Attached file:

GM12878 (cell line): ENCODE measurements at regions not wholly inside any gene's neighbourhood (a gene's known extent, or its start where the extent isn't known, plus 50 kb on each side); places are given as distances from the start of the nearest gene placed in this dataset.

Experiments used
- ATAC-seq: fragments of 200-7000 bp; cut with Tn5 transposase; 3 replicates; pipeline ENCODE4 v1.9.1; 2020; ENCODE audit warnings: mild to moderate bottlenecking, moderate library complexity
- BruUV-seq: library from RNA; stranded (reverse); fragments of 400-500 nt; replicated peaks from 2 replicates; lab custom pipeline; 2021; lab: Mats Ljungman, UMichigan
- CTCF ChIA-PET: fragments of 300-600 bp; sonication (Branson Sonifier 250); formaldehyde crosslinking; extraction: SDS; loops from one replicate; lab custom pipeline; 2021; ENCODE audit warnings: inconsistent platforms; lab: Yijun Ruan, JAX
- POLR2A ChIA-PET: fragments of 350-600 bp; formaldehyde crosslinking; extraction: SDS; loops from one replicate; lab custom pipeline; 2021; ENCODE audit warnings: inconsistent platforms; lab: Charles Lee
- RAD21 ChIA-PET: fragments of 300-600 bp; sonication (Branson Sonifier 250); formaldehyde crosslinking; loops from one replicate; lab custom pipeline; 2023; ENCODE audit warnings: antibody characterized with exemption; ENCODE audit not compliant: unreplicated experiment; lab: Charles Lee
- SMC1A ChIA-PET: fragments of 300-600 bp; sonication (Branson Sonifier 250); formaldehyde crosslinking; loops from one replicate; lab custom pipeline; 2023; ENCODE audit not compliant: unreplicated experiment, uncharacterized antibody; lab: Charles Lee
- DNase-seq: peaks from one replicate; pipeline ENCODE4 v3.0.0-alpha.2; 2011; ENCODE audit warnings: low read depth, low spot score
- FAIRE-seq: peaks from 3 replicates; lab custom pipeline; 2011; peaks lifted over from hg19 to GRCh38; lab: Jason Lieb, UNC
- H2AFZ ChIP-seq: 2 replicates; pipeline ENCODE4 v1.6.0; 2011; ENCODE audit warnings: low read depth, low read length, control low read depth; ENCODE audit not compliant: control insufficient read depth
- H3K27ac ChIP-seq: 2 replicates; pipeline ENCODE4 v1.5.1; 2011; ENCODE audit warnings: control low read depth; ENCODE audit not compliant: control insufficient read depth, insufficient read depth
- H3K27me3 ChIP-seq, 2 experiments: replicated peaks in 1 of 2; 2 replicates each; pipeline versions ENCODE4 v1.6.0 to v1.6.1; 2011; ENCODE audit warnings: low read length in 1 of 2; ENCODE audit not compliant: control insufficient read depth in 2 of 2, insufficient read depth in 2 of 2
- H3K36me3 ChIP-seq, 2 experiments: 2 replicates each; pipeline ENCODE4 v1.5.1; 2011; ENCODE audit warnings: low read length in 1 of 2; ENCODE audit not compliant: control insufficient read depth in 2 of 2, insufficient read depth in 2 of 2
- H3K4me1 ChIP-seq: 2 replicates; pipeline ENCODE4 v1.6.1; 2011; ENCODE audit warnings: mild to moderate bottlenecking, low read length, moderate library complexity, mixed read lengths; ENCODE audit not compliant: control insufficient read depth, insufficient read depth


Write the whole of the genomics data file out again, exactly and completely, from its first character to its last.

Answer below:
GM12878 (cell line): ENCODE measurements at regions not wholly inside any gene's neighbourhood (a gene's known extent, or its start where the extent isn't known, plus 50 kb on each side); places are given as distances from the start of the nearest gene placed in this dataset.

Experiments used
- ATAC-seq: fragments of 200-7000 bp; cut with Tn5 transposase; 3 replicates; pipeline ENCODE4 v1.9.1; 2020; ENCODE audit warnings: mild to moderate bottlenecking, moderate library complexity
- BruUV-seq: library from RNA; stranded (reverse); fragments of 400-500 nt; replicated peaks from 2 replicates; lab custom pipeline; 2021; lab: Mats Ljungman, UMichigan
- CTCF ChIA-PET: fragments of 300-600 bp; sonication (Branson Sonifier 250); formaldehyde crosslinking; extraction: SDS; loops from one replicate; lab custom pipeline; 2021; ENCODE audit warnings: inconsistent platforms; lab: Yijun Ruan, JAX
- POLR2A ChIA-PET: fragments of 350-600 bp; formaldehyde crosslinking; extraction: SDS; loops from one replicate; lab custom pipeline; 2021; ENCODE audit warnings: inconsistent platforms; lab: Charles Lee
- RAD21 ChIA-PET: fragments of 300-600 bp; sonication (Branson Sonifier 250); formaldehyde crosslinking; loops from one replicate; lab custom pipeline; 2023; ENCODE audit warnings: antibody characterized with exemption; ENCODE audit not compliant: unreplicated experiment; lab: Charles Lee
- SMC1A ChIA-PET: fragments of 300-600 bp; sonication (Branson Sonifier 250); formaldehyde crosslinking; loops from one replicate; lab custom pipeline; 2023; ENCODE audit not compliant: unreplicated experiment, uncharacterized antibody; lab: Charles Lee
- DNase-seq: peaks from one replicate; pipeline ENCODE4 v3.0.0-alpha.2; 2011; ENCODE audit warnings: low read depth, low spot score
- FAIRE-seq: peaks from 3 replicates; lab custom pipeline; 2011; peaks lifted over from hg19 to GRCh38; lab: Jason Lieb, UNC
- H2AFZ ChIP-seq: 2 replicates; pipeline ENCODE4 v1.6.0; 2011; ENCODE audit warnings: low read depth, low read length, control low read depth; ENCODE audit not compliant: control insufficient read depth
- H3K27ac ChIP-seq: 2 replicates; pipeline ENCODE4 v1.5.1; 2011; ENCODE audit warnings: control low read depth; ENCODE audit not compliant: control insufficient read depth, insufficient read depth
- H3K27me3 ChIP-seq, 2 experiments: replicated peaks in 1 of 2; 2 replicates each; pipeline versions ENCODE4 v1.6.0 to v1.6.1; 2011; ENCODE audit warnings: low read length in 1 of 2; ENCODE audit not compliant: control insufficient read depth in 2 of 2, insufficient read depth in 2 of 2
- H3K36me3 ChIP-seq, 2 experiments: 2 replicates each; pipeline ENCODE4 v1.5.1; 2011; ENCODE audit warnings: low read length in 1 of 2; ENCODE audit not compliant: control insufficient read depth in 2 of 2, insufficient read depth in 2 of 2
- H3K4me1 ChIP-seq: 2 replicates; pipeline ENCODE4 v1.6.1; 2011; ENCODE audit warnings: mild to moderate bottlenecking, low read length, moderate library complexity, mixed read lengths; ENCODE audit not compliant: control insufficient read depth, insufficient read depth